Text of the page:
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Madison library brings drag queen, children together for storytime

Bridgit Bowden

Wisconsin Public Radio

As Madison celebrated pride week earlier this month, children at the city's Pinney Library branch had a new storytime reader — drag queen Miss Gretta.

This is Drag Queen Storytime, and it’s exactly what it sounds like — a drag queen reading books to kids. It's a library trend that started in San Francisco, and been replicated by libraries in New York City, Los Angeles and now Madison.

Miss Gretta is tall, and on a recent Saturday she wore a leather skirt and sequined top, along with bright blue lipstick and eyeshadow. 

Five-year-old Ceci Myers wore a hand-made sparkly crown and face paint to the event. She had never seen a drag queen before meeting Miss Gretta, and she was impressed.  

"She had some beautiful makeup," Ceci said. "Beautiful hair. Some very stylish eyes. And she was very nice."  

Miss Gretta read "The Family Book" by Todd Parr, a picture book that describes how families can be different. After the reading, the kids and their family members sang and danced to a song called "Smile at Your Neighbor." 

Danny Atwater is a library assistant in Madison. He first learned about drag queen storytimes from another library’s Facebook post. Although drag shows are usually geared toward adults, they make sense for kids too, he said. 

"What they do is what kids do." he said. "Kids want to dress up, they want to have a fantasy in their head about who they are for that moment, and that's all drag queens are doing."

The Drag Queen Storytime on this Saturday was the second the library has hosted. The first was earlier this summer.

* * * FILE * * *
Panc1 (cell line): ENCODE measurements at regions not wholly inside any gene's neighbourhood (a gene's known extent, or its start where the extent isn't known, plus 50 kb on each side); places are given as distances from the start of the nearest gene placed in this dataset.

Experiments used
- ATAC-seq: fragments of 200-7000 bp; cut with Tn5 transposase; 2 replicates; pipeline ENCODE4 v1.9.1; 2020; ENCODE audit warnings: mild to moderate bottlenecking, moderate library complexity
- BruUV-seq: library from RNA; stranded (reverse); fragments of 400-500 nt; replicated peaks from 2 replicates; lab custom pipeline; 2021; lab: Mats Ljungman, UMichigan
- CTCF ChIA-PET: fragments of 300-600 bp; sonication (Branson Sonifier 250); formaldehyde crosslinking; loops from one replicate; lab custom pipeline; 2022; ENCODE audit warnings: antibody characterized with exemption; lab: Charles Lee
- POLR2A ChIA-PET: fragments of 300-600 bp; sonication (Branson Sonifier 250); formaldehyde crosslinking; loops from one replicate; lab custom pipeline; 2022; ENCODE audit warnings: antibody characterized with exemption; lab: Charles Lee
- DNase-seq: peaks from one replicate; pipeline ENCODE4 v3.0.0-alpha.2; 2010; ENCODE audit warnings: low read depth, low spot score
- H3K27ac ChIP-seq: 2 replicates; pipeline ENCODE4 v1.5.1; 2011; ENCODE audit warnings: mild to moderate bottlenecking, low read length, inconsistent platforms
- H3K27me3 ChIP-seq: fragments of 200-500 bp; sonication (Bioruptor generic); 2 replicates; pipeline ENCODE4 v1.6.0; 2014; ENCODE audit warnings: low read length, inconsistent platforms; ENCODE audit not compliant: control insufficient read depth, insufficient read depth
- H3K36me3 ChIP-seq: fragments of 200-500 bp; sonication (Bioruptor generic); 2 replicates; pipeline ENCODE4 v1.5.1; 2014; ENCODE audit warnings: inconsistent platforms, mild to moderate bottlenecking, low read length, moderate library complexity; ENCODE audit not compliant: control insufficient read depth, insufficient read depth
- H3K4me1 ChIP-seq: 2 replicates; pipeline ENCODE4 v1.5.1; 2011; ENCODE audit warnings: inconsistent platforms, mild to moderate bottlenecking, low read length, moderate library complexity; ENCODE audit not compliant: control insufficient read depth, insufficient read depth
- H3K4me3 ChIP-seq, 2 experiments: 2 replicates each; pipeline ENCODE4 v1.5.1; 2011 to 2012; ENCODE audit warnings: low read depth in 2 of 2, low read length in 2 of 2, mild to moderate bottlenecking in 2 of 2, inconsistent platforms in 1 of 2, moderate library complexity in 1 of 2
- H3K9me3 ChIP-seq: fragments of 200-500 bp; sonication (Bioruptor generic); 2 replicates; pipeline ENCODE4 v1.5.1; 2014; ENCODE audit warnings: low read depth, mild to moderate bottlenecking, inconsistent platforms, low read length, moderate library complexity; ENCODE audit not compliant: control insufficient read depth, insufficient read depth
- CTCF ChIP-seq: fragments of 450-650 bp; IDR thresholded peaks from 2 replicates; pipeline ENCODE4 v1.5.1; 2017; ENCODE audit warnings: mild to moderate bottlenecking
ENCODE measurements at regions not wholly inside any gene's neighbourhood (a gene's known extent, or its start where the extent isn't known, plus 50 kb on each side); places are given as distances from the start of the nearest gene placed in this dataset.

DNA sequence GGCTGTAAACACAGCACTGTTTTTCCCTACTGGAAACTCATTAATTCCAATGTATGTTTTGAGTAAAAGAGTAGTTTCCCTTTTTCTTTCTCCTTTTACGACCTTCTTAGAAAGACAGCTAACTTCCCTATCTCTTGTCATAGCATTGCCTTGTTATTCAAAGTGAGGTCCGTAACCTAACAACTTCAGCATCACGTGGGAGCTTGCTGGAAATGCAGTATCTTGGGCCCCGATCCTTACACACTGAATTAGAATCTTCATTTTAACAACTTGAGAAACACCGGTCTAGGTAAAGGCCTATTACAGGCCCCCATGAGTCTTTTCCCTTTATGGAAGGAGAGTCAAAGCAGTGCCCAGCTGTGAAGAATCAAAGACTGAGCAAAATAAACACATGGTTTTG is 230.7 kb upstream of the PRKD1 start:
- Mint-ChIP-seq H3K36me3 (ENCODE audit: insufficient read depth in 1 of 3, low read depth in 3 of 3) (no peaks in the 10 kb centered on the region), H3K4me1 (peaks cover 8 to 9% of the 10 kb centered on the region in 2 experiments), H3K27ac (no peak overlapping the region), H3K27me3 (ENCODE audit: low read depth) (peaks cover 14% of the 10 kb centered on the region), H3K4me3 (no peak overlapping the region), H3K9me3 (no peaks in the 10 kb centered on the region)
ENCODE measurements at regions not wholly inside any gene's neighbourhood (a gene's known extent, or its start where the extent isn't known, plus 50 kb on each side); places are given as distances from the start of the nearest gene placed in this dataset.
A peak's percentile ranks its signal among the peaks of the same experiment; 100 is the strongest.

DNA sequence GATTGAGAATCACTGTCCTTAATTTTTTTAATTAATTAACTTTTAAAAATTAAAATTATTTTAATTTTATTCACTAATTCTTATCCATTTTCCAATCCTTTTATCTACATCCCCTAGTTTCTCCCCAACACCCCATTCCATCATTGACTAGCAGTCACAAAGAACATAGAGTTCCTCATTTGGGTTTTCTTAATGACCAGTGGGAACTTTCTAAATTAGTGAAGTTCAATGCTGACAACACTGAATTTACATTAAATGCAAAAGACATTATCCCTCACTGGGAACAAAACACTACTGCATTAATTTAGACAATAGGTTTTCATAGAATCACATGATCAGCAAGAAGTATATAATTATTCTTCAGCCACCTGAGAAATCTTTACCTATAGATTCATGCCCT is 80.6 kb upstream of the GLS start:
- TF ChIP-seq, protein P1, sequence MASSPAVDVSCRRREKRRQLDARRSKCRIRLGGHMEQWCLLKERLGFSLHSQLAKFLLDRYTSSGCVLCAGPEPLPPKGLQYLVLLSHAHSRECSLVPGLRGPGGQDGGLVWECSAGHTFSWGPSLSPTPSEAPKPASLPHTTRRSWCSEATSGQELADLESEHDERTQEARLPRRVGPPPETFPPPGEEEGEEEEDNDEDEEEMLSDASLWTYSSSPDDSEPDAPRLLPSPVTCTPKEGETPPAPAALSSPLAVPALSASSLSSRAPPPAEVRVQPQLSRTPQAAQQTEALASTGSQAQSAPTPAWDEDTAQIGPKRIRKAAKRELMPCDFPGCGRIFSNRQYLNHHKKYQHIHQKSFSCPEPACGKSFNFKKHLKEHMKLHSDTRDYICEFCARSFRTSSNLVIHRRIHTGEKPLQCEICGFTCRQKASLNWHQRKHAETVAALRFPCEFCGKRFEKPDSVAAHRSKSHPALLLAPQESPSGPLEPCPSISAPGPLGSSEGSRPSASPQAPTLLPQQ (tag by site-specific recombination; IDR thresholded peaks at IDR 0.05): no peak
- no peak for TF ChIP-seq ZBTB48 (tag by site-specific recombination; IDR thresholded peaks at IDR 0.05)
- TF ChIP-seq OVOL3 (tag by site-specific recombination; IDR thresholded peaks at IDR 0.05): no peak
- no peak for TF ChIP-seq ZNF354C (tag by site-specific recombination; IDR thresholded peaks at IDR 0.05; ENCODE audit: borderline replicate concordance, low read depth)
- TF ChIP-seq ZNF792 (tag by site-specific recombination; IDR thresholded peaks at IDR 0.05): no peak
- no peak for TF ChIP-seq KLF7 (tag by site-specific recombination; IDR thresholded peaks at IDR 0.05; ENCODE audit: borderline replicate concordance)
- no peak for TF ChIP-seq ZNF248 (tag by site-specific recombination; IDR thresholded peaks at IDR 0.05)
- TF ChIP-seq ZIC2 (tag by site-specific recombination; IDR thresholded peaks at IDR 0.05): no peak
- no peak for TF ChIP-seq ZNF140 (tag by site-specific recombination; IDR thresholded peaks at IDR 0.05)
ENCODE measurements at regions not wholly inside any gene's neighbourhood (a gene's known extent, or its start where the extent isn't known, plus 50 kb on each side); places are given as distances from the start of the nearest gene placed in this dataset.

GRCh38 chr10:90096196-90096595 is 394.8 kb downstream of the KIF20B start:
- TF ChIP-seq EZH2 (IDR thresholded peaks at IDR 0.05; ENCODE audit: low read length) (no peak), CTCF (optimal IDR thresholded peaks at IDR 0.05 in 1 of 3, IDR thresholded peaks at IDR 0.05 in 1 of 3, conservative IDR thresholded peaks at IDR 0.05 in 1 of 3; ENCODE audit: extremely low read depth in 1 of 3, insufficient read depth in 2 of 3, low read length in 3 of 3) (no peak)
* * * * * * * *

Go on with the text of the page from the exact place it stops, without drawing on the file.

Craig Schlagel plays Miss Gretta. Normally, he performs for adult audiences. In addition to wearing clothes that cover more skin, he said he presents a nicer version of his regular drag persona to the kids. 

"You kind of get a little more crass and mean with audiences of an older crowd because they're interested by it and they think it's funny." Schlagel said. "With children, you just interact with them like they're normal people."

But, a lot of kids are hesitant when they meet their first drag queen, he said. 

"It's kind of like children interacting with clowns," he said. "You never know what's gonna go on because it's like a person in a costume, but they aren't exactly sure how to interact with them."

But after they've read their book and had their sing-along, the kids warmed up to Miss Gretta. They lined up to say hello and take pictures with her. 

The event does not include a formal definition of what a drag queen is. Youth services librarian Holly Storck-Post said that was a choice they made to try and normalize different gender expressions.

"I think that a lot of the kids who were in attendance had no idea what a drag queen was, maybe didn't even know that this was a drag queen story time." she said. "They just knew that this was a special, fun storytime at the library."

Some of the kids do notice that something about Miss Gretta is different. 

"These children will come up to you like 'Oh, hi, are you a boy or a girl?'" Schlagel  said. He tries to answer them simply and honestly, explaining he's a boy but he dresses as a girl to entertain people. 

"Saying that to a child is so much easier than interacting with an adult who has more of a closed mind," he said. 

Beth Myers brought her two kids, including 5-year-old Ceci, to storytime so that they could learn about something new.

"I think they come away just knowing that, like the song said, everyone looks different but everybody is still worth love."

Wisconsin Public Radio, © Copyright 2017, Board of Regents of the University of Wisconsin System and Wisconsin Educational Communications Board. Find more WPR stories at KUWS-91.3 or wpr.org.

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